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Everything is passed by value but an object itself is NEVER passed. Just its reference is passed, by value.

Think about objects as stored in a sort of warehouse, for every object you have an identifier that states where the object is. Ok, now wherever you pass an object from a method to another you just pass the identifier.

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What is passed by value is the reference to the list, not the list itself. If you know little C++, than it's similar to copying the pointer of the list. The 2 objects have 2 different references that reference the SAME list. That's the explanation for this output.

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In the following varInt holds the value "2"

int varInt = 2; 

And varObj in the following holds the value "which happens to be the reference" to the new object:

Object varObj = new Object(); 

So, if you call methods as follows -

someVar.method1(varInt); // the value 2 is passed here

someVar.method2(varObj); // the value which is the reference is passed here

So Java is always Pass-By-Value.

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Java is not pass by value. Only primitives are passed by value, objects are passed by reference. Since you use the same list for both friend lists, the friends are the same as well.

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1  
-1 This is wrong. Objects are not passed by reference. –  NullUserException Oct 31 '11 at 14:08
    
Objects are passed by Reference, References to objects are passed by Value. Get your terminology straight. In essence what you pass is always the reference, but everyone thinks from the point of view of the object. –  Steven Oct 31 '11 at 14:26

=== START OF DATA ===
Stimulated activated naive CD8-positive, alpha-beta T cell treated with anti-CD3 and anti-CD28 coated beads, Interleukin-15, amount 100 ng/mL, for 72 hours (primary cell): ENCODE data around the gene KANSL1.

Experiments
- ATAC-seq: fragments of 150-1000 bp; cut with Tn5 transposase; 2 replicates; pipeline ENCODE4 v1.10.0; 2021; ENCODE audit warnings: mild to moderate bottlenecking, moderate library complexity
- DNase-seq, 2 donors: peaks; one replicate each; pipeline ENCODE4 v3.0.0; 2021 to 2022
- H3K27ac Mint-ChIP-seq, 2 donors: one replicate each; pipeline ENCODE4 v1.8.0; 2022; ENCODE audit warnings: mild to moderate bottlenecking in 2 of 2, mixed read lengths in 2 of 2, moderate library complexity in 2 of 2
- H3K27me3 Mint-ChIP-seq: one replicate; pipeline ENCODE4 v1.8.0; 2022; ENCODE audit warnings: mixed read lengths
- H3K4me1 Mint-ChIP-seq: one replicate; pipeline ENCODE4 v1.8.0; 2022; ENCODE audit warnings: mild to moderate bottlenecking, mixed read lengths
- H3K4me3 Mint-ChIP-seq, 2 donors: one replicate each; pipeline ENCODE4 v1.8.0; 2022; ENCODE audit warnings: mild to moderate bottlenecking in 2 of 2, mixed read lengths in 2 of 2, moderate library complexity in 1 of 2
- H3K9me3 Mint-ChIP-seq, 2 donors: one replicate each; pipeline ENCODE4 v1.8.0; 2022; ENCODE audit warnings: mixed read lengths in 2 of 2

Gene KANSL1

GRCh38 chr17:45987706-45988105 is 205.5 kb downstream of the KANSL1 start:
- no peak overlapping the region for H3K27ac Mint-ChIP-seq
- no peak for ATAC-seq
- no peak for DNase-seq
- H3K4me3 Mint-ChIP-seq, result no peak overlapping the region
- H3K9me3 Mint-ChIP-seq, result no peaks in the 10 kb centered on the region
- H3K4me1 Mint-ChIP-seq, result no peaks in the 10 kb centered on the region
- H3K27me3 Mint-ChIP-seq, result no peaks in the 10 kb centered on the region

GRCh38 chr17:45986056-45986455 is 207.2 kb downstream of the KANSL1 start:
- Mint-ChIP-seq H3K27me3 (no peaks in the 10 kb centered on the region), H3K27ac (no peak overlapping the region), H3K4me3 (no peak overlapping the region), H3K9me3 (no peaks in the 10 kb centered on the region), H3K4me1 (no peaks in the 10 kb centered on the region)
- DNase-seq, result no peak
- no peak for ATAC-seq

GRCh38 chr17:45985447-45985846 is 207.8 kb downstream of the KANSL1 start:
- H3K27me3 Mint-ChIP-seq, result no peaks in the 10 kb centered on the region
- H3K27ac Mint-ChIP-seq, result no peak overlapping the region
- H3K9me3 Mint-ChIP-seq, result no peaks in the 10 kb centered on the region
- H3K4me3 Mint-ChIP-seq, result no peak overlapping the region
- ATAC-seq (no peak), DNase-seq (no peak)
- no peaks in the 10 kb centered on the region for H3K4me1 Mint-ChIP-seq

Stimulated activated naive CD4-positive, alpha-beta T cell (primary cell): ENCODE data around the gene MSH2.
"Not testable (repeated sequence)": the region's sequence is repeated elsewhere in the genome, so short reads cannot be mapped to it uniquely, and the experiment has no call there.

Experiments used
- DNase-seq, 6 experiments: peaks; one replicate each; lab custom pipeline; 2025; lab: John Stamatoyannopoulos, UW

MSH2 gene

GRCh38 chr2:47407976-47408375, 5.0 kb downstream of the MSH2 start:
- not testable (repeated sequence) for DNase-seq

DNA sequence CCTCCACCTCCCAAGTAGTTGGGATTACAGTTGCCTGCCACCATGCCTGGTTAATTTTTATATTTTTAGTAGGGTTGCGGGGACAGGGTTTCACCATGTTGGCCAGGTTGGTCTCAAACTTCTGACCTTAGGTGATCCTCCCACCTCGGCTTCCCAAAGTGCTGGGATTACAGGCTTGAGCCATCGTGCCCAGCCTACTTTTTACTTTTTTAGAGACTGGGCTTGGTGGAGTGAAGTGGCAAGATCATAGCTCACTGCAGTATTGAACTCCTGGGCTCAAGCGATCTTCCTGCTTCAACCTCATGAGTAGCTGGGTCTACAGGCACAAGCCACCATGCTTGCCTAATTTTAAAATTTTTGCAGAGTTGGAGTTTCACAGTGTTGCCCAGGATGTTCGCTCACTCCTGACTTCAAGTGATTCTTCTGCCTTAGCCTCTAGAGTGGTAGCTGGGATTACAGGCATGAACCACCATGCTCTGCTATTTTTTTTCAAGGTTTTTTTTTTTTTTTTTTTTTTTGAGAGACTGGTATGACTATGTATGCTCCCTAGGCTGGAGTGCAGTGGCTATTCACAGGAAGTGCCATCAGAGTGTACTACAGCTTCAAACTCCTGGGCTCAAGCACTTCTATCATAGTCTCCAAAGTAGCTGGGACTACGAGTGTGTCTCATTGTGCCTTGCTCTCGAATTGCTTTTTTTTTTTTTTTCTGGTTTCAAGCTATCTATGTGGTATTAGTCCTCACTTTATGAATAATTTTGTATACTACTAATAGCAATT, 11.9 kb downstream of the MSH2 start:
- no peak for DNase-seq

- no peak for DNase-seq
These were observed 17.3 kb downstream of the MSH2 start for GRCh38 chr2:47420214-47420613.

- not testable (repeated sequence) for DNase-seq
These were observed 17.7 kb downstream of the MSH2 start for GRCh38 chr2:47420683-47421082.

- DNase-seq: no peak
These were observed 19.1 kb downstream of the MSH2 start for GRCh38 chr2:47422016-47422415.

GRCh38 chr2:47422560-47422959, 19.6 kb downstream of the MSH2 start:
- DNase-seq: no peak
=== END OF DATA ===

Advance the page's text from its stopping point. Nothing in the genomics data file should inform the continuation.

1  
"References to objects are passed by Value" this is correct. Real pass-by-reference like in C and C++ is not possible in Java. This is shown in MByD's answer. Get your terminology straight. –  NullUserException Oct 31 '11 at 14:34
    
@NullUserExceptionఠ_ఠ sorry, but this is just nonsense. In C you can pass an int by reference. You obviously can't do that in Java. However as objects are allways referenced by reference they are obviously passt by reference. And yes for the nitpickers, the actual reference is passed by value, just as in C ... I would suggest instead of brain masturbating and showing how super smart you are, that you lower yourself to the level of the asker. So he has a chance to understand what you say ... everything else is jsut a waste of your and his time. –  Angel O'Sphere Oct 31 '11 at 14:46
1  
@AngelO'Sphere Java always passes references by value, not the objects themselves. The answer to your question is no, if by "pass an object by value" you mean passing a copy of the object. I fail to see how this is hard for a novice to understand. Rather than teaching them a simplification that is plain wrong, why not teach them the right thing? Or else, they'll start asking why public void nullify(Object myObj) { myObj = null; } doesn't work like it should if Java actually supported pass-by-reference. –  NullUserException Oct 31 '11 at 17:58
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Only primitives in Java are passed by value, objects and arrays are by reference.

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-1 This is also wrong. Objects are not passed by reference. And arrays are objects. –  NullUserException Oct 31 '11 at 14:11